With Arizona Cardinals Coaching Staff Coming Together, Focus Moves to Draft Preparation, QB Scouting.

on January 22 2013 8:54 AM
With Arizona Cardinals Coaching Staff Coming Together, Focus Moves to Draft Preparation, QB Scouting.

When Bruce Arians was announced as head coach of the Arizona Cardinals, he said he hoped to have his coaching staff assembled before the team left for Mobile, Alabama and the Senior Bowl. Against the odds, Arians appears to have made good on his first promise, reportedly putting together his entire staff within days of his appointment, save for the final paperwork—no mean feat considering that tight ends coach Freddie Kitchens is apparently the only holdover from Ken Whisenhunt's staff.

Thus far, only three assistants have officially been named, Todd Bowles as defensive coordinator, Harold Goodwin as offensive coordinator and Tom Moore as assistant head coach/offense.

Bowles, a former team captain at Temple, under then head coach Arians, comes as no surprise to anyone. He was reportedly always part of a package deal with Arians, who had apparently promised him the job when Arians was the leading candidate for the Chicago Bears job. 

Bowles was a finalist for the Cardinals defensive coordinator position in 2011 narrowly losing out to Ray Horton at the time, and will likely be a near straight swap for the outgoing Horton. 

Goodwin, the former offensive line coach for the Indianapolis Colts is considered a solid hiring by the Cardinals. Arians spoke about bringing multiple coaches on board to help bolster the offensive line, and Goodwin is considered one of the best offensive line coaches available. Goodwin cut his teeth as an offensive assistant in Pittsburgh before moving with Arians to the Colts, and knows Arians and his style of football well.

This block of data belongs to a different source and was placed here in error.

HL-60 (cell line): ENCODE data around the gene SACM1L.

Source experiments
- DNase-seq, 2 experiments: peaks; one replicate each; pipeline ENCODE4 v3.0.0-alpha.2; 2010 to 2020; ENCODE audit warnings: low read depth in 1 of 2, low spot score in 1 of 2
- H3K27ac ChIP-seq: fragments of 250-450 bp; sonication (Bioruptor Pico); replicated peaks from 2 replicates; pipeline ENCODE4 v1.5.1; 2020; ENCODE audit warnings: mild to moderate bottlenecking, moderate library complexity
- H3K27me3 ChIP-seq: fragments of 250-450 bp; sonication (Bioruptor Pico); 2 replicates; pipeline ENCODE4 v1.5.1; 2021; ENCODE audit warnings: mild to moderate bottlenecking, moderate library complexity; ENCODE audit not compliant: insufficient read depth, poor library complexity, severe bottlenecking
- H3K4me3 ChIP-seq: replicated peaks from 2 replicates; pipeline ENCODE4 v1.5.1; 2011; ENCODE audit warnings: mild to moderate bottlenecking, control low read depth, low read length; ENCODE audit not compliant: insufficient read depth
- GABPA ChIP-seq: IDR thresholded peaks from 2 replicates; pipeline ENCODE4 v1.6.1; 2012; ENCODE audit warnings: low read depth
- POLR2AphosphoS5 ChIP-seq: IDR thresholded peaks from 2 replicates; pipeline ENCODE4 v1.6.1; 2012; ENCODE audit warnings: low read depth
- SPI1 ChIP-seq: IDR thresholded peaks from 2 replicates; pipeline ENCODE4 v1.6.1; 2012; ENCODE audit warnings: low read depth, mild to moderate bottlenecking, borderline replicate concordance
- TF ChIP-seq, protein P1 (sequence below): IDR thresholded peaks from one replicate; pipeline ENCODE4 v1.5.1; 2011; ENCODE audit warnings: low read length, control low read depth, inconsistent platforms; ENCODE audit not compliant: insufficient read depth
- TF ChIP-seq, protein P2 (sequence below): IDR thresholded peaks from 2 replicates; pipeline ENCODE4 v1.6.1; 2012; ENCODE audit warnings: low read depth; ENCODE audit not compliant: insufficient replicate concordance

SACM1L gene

Though Goodwin bares the title of Offensive coordinator, Arians will primarily handle offensive play calling himself, allowing Goodwin to focus his energy on other areas, including coaching the offensive line and working on quarterback protection, as well as the teams overall offensive strategy. Goodwin is likely to be supported by at least one dedicated offensive line coach, and a tight end coach, with the possibility of separate assistants to focus on guards, tackles or both.

Perhaps the biggest coup, however, is Moore. Moore is known as a quarterbacks guru, who helped develop Peyton Manning into the future hall of fame quarterback he is today. At 74 years old, and with over 36 years as a coach, Moore and Arians combine to bring more coaching experience than the entire offensive staff of many teams.

Moore had taken a step back from coaching in recent years due to health concerns, carrying out a consultant role with the New York Jets and Tennessee Titans which allowed him the opportunity to work from hime more often. However, his desire to return to coaching was well known, and his appointment to the Cardinals staff is considered a major win for a team who has struggled with quarterback consistancy recently.